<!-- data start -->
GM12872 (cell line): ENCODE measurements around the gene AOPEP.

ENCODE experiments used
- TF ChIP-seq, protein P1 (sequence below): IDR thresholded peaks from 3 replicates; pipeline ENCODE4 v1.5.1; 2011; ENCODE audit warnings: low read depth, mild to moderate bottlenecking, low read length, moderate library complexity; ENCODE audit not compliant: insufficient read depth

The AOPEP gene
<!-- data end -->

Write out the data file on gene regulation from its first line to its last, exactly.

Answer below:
GM12872 (cell line): ENCODE measurements around the gene AOPEP.

ENCODE experiments used
- TF ChIP-seq, protein P1 (sequence below): IDR thresholded peaks from 3 replicates; pipeline ENCODE4 v1.5.1; 2011; ENCODE audit warnings: low read depth, mild to moderate bottlenecking, low read length, moderate library complexity; ENCODE audit not compliant: insufficient read depth

The AOPEP gene